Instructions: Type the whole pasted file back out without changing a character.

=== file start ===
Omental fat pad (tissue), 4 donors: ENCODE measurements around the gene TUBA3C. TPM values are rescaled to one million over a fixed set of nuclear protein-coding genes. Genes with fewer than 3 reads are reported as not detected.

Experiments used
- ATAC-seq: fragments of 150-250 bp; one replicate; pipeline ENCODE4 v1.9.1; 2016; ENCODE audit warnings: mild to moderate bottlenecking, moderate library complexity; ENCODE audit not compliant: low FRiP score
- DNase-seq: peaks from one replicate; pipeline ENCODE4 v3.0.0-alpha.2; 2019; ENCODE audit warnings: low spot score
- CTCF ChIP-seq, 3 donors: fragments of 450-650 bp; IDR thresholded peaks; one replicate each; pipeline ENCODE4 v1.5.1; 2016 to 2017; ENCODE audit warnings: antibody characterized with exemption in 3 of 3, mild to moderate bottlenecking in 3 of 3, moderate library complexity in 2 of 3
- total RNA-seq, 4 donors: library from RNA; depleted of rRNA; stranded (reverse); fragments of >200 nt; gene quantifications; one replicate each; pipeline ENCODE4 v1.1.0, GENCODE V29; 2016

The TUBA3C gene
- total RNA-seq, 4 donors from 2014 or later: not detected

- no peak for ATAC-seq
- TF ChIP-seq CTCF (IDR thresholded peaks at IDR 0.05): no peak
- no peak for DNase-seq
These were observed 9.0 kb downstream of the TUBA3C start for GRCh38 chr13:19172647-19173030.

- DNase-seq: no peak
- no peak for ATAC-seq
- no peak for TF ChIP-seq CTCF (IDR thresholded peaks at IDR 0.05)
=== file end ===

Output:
Omental fat pad (tissue), 4 donors: ENCODE measurements around the gene TUBA3C. TPM values are rescaled to one million over a fixed set of nuclear protein-coding genes. Genes with fewer than 3 reads are reported as not detected.

Experiments used
- ATAC-seq: fragments of 150-250 bp; one replicate; pipeline ENCODE4 v1.9.1; 2016; ENCODE audit warnings: mild to moderate bottlenecking, moderate library complexity; ENCODE audit not compliant: low FRiP score
- DNase-seq: peaks from one replicate; pipeline ENCODE4 v3.0.0-alpha.2; 2019; ENCODE audit warnings: low spot score
- CTCF ChIP-seq, 3 donors: fragments of 450-650 bp; IDR thresholded peaks; one replicate each; pipeline ENCODE4 v1.5.1; 2016 to 2017; ENCODE audit warnings: antibody characterized with exemption in 3 of 3, mild to moderate bottlenecking in 3 of 3, moderate library complexity in 2 of 3
- total RNA-seq, 4 donors: library from RNA; depleted of rRNA; stranded (reverse); fragments of >200 nt; gene quantifications; one replicate each; pipeline ENCODE4 v1.1.0, GENCODE V29; 2016

The TUBA3C gene
- total RNA-seq, 4 donors from 2014 or later: not detected

- no peak for ATAC-seq
- TF ChIP-seq CTCF (IDR thresholded peaks at IDR 0.05): no peak
- no peak for DNase-seq
These were observed 9.0 kb downstream of the TUBA3C start for GRCh38 chr13:19172647-19173030.

- DNase-seq: no peak
- no peak for ATAC-seq
- no peak for TF ChIP-seq CTCF (IDR thresholded peaks at IDR 0.05)